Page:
Funnily enough, 3 days after launch, my guide is ranked #4 in Dining Travel Reference and #8 in Japanese Travel over at Amazon Australia. Over at Amazon US, it's #1 New Release in Culinary Travel. Not a lot of competition these days, I take it.
    Chikashi Miyamoto

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    Default Re: Lyrebird Cycles

    Congratulations, Chik, that's really cool.

    Re the sake and hangovers, has that got something to do with the degree of polish of the rice?

    Hangovers are of some interest to me: I cause them but I don't get them. This has something to do with relative activity of alcohol dehydrogenase and acetaldehyde dehydrogenase. Recent research has indicated that the latter is implicated in "red wine headache" (which I do get occasionally). It seems that quercetin, formed in grape skins in sunny conditions, inhibits one of the acetaldehyde dehydrogenases.

    https://www.nature.com/articles/s41598-023-46203-y
    Mark Kelly

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    Default Re: Lyrebird Cycles

    Quote Originally Posted by Mark Kelly View Post
    Congratulations, Chik, that's really cool.

    Re the sake and hangovers, has that got something to do with the degree of polish of the rice?

    Hangovers are of some interest to me: I cause them but I don't get them. This has something to do with relative activity of alcohol dehydrogenase and acetaldehyde dehydrogenase. Recent research has indicated that the latter is implicated in "red wine headache" (which I do get occasionally). It seems that quercetin, formed in grape skins in sunny conditions, inhibits one of the acetaldehyde dehydrogenases.

    https://www.nature.com/articles/s41598-023-46203-y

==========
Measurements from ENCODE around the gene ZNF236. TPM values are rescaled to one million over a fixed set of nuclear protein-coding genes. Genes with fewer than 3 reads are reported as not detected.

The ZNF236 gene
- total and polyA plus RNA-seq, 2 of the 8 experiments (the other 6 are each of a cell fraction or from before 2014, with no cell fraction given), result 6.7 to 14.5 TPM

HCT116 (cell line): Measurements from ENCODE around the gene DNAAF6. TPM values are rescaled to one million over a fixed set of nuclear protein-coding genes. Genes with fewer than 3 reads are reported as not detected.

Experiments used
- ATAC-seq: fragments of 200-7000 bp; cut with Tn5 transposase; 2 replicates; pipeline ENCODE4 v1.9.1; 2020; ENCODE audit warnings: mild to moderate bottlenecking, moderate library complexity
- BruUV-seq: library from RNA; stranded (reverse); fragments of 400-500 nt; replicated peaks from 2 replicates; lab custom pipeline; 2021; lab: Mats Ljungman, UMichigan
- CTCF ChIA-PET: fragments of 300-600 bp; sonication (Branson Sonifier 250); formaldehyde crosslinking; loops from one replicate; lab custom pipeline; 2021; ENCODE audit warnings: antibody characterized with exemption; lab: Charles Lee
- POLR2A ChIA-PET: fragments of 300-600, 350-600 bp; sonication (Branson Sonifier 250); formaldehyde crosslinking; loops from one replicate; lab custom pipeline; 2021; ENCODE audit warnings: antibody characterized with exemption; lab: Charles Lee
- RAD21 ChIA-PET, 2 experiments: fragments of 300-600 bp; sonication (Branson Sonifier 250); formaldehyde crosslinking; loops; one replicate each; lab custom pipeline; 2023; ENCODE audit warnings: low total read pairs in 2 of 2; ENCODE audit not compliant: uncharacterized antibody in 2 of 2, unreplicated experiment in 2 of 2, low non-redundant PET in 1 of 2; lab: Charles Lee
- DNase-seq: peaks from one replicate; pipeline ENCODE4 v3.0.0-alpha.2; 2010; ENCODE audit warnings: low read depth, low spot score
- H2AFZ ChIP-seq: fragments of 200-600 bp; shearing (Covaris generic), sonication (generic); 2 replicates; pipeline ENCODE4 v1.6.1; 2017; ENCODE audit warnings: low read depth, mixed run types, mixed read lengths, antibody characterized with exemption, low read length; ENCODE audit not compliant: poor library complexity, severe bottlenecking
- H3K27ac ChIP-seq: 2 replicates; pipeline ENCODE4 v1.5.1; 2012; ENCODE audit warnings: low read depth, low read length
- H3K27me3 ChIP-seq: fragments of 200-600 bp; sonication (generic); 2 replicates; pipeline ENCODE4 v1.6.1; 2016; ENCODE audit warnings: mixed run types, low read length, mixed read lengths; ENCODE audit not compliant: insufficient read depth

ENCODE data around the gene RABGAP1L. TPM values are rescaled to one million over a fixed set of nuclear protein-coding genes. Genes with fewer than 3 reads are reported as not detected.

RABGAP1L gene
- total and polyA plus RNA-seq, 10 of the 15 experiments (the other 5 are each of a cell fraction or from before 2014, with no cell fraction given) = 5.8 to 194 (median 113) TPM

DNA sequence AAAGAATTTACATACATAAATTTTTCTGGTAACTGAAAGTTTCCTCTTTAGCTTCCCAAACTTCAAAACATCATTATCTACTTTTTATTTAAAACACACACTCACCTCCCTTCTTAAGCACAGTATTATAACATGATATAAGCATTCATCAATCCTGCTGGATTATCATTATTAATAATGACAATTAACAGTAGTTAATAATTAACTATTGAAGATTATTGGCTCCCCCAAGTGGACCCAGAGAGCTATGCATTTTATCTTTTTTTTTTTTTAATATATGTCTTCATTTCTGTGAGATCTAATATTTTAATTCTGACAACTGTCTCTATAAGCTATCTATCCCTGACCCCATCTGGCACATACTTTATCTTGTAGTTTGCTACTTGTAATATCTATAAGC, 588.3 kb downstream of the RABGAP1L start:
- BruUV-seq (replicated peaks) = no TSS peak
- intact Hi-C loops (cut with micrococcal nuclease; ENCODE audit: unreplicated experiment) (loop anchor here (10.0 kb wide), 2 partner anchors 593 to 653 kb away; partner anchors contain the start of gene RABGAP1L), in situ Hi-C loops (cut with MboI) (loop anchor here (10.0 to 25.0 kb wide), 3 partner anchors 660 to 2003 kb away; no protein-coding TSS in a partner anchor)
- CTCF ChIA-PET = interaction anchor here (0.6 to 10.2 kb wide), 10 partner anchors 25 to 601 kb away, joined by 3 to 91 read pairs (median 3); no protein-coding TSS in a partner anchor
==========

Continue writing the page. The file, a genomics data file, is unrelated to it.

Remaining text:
Thanks, Mark.

    Interesting question re: saké. You might be right about the polishing of rice. I understand that the degree of the rice polishing dictates the flavour and therefore the quality of the product, and therefore the classification levels for pure saké, but I don't know about the effect on hangovers. They source their rice from Okayama, directly from the farmers, and pride themselves in using some of the highest quality rice used for brewing.

    During WW2, the rice shortage led the government to loosen the regulatory regime for saké production so that the brewers can survive. The regulatory change allowed the use of glucose and brewing alcohol (you prolly know what that contains although I have no idea) in order to produce saké more cheaply, compensating for the increase in the cost of rice. 90% of the saké are still produced this way today, but my understanding is that the 11th generation's working theory was that the return to traditional techniques, without the addition of glucose and brewing alcohol, was the key to making a product that does not cause a hangover.
    Chikashi Miyamoto

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    Default Re: Lyrebird Cycles

    Quote Originally Posted by Chik View Post
    During WW2, the rice shortage led the government to loosen the regulatory regime for saké production so that the brewers can survive. The regulatory change allowed the use of glucose and brewing alcohol (you prolly know what that contains although I have no idea) in order to produce saké more cheaply, compensating for the increase in the cost of rice.
    As I understand it jozo alcohol can be any spirit from any agricultural source but most makers use corn ethanol or Brazilian cachaca (sugar cane ethanol) then re-distil it.
    Mark Kelly

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    Default Re: And now for something completely different

    Quote Originally Posted by Mark Kelly View Post
    I have two rules for winemaking:

    Rule 1: start with good fruit.

    Rule 2: don't fuck it up.
    That's the hardest thing to do. No gimmicks, nothing to hide. Bloody difficult.
    Chikashi Miyamoto